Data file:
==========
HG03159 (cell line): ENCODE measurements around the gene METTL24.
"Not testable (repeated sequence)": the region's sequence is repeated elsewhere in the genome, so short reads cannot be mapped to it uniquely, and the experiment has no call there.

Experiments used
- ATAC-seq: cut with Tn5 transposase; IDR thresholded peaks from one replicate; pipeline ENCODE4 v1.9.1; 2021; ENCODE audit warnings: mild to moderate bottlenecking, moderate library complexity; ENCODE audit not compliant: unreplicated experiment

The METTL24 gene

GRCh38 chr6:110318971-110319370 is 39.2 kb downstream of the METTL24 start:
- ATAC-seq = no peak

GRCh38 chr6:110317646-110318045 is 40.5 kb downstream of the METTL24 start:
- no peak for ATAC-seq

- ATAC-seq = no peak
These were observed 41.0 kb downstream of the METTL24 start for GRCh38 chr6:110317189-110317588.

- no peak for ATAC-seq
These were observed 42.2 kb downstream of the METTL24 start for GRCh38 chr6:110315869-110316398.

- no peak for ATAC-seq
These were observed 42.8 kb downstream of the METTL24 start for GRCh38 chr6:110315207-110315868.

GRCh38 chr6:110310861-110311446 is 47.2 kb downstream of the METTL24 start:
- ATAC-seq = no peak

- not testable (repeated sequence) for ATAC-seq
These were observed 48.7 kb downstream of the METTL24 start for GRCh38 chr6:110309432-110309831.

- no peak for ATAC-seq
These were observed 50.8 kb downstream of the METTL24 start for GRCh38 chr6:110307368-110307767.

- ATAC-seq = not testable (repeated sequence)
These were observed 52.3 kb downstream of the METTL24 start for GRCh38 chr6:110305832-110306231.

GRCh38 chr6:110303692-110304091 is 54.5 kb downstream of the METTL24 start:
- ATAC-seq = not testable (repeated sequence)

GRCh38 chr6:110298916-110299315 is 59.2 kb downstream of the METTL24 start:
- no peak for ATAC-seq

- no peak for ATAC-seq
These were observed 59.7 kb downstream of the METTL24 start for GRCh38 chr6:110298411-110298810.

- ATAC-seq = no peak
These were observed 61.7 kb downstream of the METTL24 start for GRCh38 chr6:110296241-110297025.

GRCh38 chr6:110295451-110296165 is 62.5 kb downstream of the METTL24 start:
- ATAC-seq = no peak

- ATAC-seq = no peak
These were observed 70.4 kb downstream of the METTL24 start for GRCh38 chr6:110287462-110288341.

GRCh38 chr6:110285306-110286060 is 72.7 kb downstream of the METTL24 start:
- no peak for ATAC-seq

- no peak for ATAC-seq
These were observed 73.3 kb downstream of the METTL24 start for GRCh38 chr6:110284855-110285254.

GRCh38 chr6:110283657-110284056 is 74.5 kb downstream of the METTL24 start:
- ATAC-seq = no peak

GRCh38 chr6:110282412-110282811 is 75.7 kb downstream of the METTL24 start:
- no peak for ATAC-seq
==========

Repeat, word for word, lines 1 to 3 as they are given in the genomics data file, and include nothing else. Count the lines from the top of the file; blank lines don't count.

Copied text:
HG03159 (cell line): ENCODE measurements around the gene METTL24.
"Not testable (repeated sequence)": the region's sequence is repeated elsewhere in the genome, so short reads cannot be mapped to it uniquely, and the experiment has no call there.

Experiments used